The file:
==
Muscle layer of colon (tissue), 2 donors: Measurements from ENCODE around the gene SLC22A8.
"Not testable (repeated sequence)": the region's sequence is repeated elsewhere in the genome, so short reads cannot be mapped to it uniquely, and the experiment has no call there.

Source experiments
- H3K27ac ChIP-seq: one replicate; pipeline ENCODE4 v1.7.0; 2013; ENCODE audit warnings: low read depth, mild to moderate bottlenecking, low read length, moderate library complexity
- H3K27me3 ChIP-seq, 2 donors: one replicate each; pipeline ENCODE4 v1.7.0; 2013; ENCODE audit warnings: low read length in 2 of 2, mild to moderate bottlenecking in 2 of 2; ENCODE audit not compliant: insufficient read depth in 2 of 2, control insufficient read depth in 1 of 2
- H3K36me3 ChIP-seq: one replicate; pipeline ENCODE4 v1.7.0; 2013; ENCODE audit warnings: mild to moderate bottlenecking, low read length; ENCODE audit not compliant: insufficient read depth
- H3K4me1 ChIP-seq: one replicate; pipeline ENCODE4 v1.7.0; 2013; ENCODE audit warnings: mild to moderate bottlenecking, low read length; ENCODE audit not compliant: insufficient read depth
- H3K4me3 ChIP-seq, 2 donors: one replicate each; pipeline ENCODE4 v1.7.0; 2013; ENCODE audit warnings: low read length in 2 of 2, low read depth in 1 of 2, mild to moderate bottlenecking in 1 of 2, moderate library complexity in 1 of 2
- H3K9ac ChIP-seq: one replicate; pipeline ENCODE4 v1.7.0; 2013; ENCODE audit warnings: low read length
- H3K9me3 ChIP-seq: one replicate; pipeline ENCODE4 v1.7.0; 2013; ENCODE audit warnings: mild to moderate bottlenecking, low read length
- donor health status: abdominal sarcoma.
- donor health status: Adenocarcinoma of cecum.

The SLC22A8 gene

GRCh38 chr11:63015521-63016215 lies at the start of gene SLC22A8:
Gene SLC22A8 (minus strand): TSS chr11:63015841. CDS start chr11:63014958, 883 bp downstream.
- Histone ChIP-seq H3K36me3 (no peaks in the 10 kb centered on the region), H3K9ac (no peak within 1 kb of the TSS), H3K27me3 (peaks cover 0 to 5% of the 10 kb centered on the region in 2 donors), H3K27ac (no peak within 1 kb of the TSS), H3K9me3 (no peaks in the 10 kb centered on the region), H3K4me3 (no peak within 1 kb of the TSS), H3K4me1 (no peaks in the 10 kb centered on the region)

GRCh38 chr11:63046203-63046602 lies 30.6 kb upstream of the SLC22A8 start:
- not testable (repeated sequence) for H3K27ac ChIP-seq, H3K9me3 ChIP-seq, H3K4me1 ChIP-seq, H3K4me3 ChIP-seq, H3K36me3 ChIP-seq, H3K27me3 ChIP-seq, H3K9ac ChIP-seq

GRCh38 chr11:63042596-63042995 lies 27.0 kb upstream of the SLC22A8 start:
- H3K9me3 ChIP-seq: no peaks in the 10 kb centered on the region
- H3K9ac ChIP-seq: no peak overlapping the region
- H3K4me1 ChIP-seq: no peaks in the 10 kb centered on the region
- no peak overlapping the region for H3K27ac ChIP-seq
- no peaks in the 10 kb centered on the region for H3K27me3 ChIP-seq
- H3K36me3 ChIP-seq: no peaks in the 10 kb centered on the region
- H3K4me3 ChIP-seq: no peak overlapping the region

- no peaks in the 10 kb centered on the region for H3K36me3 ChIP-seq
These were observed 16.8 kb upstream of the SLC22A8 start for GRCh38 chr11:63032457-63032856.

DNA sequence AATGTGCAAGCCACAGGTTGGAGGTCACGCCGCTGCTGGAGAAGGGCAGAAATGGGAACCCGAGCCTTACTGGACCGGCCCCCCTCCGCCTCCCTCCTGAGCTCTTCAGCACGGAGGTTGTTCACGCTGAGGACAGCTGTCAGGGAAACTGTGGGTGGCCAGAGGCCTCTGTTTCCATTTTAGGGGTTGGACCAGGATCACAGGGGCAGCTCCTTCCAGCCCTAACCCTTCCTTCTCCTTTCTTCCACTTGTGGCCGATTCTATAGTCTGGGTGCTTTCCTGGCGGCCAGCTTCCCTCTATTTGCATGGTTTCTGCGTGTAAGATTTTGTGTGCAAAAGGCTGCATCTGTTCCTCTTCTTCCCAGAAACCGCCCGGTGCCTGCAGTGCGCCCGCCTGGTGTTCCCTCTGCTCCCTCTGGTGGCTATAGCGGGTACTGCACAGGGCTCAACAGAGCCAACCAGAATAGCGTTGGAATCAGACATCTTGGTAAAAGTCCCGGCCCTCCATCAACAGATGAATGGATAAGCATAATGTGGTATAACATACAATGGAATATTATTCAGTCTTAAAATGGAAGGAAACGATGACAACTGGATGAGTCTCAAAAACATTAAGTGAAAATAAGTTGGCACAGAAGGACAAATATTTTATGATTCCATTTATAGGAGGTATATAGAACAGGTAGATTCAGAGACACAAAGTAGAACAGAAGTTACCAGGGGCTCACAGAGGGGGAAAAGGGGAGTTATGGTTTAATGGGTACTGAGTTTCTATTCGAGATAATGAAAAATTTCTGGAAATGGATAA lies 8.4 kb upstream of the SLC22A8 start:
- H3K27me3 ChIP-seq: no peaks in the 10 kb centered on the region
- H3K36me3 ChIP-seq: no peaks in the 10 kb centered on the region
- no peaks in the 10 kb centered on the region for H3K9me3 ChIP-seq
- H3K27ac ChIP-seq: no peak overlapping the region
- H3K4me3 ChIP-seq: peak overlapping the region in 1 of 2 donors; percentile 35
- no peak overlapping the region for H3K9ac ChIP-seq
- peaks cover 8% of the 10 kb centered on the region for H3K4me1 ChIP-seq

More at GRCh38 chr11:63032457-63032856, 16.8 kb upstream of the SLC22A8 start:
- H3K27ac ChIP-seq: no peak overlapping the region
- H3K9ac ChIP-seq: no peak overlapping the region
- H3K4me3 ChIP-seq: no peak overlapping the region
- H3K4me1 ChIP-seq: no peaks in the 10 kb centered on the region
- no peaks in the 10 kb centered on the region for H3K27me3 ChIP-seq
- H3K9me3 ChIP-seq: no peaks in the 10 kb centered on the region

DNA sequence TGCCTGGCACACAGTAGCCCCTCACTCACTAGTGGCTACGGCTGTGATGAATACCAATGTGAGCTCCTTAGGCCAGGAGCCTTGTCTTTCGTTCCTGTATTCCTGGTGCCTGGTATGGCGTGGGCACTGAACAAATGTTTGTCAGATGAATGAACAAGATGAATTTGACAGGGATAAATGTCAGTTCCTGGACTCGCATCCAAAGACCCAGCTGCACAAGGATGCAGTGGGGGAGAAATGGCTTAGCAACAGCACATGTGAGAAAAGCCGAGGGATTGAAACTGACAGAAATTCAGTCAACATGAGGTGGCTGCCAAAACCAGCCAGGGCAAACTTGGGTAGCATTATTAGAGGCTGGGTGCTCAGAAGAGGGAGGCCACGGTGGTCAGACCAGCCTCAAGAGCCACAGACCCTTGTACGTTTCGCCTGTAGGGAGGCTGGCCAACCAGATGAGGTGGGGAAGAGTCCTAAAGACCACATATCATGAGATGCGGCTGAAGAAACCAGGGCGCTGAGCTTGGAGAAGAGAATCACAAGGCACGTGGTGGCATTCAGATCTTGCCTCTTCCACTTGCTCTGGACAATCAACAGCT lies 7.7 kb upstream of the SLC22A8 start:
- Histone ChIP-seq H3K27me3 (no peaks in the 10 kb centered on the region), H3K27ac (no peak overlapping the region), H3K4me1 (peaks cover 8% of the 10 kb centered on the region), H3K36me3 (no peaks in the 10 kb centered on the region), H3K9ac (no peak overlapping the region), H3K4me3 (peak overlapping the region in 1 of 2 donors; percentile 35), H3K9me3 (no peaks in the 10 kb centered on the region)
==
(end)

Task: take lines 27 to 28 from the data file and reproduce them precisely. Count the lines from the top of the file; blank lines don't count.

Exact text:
- no peaks in the 10 kb centered on the region for H3K36me3 ChIP-seq
These were observed 16.8 kb upstream of the SLC22A8 start for GRCh38 chr11:63032457-63032856.